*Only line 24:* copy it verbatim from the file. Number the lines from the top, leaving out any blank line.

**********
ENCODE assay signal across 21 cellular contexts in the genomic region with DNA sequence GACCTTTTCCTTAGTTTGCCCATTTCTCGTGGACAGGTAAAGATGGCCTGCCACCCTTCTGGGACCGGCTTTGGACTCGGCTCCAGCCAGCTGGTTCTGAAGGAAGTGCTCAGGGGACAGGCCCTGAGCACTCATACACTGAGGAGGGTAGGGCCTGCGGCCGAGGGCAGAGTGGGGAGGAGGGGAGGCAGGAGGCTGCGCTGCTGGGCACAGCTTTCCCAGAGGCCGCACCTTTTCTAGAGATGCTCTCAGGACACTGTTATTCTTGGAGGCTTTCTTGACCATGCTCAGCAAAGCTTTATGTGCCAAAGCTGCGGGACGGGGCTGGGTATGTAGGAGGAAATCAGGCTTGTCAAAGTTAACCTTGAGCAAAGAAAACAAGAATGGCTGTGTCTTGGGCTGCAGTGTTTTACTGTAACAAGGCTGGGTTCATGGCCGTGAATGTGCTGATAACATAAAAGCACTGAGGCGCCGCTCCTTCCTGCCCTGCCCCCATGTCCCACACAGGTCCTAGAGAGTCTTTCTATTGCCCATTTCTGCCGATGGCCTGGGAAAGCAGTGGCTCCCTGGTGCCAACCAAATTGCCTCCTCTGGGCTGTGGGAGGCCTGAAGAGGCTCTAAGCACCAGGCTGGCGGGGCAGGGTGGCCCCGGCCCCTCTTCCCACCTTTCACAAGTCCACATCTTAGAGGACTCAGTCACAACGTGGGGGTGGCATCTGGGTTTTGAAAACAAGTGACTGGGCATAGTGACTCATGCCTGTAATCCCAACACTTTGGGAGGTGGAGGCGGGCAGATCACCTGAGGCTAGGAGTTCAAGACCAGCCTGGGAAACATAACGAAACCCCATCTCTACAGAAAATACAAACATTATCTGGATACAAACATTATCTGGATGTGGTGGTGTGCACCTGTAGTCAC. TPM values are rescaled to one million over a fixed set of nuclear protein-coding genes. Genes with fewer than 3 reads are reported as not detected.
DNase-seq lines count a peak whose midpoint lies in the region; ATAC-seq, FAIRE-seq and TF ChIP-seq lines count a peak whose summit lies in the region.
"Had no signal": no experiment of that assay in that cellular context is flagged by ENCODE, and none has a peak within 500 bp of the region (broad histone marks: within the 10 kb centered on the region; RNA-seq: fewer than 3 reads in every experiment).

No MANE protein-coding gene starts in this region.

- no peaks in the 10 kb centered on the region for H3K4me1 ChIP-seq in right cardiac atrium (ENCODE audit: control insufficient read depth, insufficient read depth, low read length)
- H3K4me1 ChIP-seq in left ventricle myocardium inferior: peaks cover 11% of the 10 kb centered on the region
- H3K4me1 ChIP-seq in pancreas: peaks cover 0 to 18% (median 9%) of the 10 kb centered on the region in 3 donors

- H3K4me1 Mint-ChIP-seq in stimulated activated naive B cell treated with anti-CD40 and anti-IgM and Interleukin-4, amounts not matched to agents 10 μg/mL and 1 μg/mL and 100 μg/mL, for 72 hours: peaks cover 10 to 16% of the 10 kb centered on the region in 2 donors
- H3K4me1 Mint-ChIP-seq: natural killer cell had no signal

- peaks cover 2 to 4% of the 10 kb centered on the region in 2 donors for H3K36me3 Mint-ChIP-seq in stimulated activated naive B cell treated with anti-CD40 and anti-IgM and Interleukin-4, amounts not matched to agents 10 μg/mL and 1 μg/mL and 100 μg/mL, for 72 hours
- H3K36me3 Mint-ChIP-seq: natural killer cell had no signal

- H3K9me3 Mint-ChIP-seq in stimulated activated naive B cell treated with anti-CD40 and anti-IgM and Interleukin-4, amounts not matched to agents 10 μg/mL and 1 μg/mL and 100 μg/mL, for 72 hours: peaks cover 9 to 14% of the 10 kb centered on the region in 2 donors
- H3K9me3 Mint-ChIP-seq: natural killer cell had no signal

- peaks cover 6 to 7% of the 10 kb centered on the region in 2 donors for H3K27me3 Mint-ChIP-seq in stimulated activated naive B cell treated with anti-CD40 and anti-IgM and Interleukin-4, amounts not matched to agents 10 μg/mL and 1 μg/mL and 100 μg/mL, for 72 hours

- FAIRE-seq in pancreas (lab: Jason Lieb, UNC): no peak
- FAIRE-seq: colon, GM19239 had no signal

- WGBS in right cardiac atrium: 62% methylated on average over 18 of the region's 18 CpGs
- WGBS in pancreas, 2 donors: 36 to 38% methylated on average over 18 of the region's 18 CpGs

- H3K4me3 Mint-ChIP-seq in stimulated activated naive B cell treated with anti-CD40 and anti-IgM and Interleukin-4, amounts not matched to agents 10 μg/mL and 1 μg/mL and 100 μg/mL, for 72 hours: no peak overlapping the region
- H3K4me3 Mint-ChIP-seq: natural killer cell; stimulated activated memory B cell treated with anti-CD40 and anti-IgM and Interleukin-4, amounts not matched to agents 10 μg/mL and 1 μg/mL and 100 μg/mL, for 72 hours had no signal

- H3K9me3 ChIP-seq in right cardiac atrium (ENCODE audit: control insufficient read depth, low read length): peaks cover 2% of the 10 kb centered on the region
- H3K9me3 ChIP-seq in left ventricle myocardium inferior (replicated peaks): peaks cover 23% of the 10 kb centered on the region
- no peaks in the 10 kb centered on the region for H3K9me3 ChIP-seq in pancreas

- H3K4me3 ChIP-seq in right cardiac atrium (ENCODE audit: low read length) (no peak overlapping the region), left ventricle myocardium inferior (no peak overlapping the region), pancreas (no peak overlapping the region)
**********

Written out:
- H3K4me3 ChIP-seq in right cardiac atrium (ENCODE audit: low read length) (no peak overlapping the region), left ventricle myocardium inferior (no peak overlapping the region), pancreas (no peak overlapping the region)